Publications as disparate as the Wall Street Journal, the Times of India, and the Financial Times are asking: “Will Ties Ever Be Relevant Again?,” “Are Neckties Going Extinct?” and “Is This the End of the Tie?” Allow me to answer: Neckties are irrelevant, going extinct, and ending.
It is past time for gentlemen to stop wearing neckties. These cloth relics are ridiculous, outdated, and potentially harmful to both your health and your self-esteem. They are bad for you as an individual and bad for society as a whole, and once you separate yourself from their cultural meaning and baggage and look at them objectively, they’re as silly as spats.
If you are forced to wear a necktie because you have some kind of “professional job,” the time has come to stand up to your oppressors and demand freedom for your neck. What are they going to do, fire everyone? Over a piece of cloth? Workers are rising up and unionizing all over the country over wages and benefits. Isn’t not wearing a necktie just as important?
Who are the tie-wearers?
You know who always wears a necktie? Salesmen, lawyers, and politicians — all professions based on trying to gain trust from people who really should not trust you.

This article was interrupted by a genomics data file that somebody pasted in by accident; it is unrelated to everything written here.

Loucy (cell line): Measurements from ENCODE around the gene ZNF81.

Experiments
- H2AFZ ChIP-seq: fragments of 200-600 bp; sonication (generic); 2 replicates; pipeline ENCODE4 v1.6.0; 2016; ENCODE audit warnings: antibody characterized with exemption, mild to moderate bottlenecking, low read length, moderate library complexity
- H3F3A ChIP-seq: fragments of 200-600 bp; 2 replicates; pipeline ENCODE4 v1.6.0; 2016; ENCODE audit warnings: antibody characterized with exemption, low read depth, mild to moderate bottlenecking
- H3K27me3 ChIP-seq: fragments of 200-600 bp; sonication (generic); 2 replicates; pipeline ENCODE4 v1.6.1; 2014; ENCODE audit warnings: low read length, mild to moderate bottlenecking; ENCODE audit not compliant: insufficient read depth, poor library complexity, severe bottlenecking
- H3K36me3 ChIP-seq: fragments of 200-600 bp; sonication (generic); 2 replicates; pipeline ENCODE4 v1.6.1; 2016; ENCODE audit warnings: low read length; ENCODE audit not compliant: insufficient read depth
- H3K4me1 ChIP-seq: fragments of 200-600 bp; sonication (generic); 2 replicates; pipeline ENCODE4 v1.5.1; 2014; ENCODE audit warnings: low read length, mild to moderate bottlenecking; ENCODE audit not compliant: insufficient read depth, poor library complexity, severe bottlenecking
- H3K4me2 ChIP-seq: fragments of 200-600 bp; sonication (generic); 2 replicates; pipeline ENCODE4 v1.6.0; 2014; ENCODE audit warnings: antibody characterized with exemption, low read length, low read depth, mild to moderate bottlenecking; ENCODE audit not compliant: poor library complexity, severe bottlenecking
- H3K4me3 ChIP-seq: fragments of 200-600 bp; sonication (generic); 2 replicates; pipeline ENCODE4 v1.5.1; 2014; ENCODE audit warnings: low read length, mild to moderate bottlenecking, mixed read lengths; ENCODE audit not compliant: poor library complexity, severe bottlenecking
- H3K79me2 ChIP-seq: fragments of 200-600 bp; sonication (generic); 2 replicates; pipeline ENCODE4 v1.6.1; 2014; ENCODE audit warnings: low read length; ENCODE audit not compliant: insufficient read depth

Less consistent tie-wearers include people who follow the annoying advice to “dress for the job you want to have” (this is why I dress as Wonderwoman) and are aspiring to be business people who do business things with stocks or mortgages. These people are essentially auditioning for a role in a play that’s closing, or trying to get into a club that no longer exists.
Sadly, some people actually are impressed with people in ties, or trust men in suits more than men who dress normally, but I feel like that’s starting to change. It has for me, anyway; when I see someone in a necktie, I assume they are a revenue agent who has come to shut down my still.
Science says ties are harmful to your health
The science has spoken:
- Ties constrict blood flow to the brain.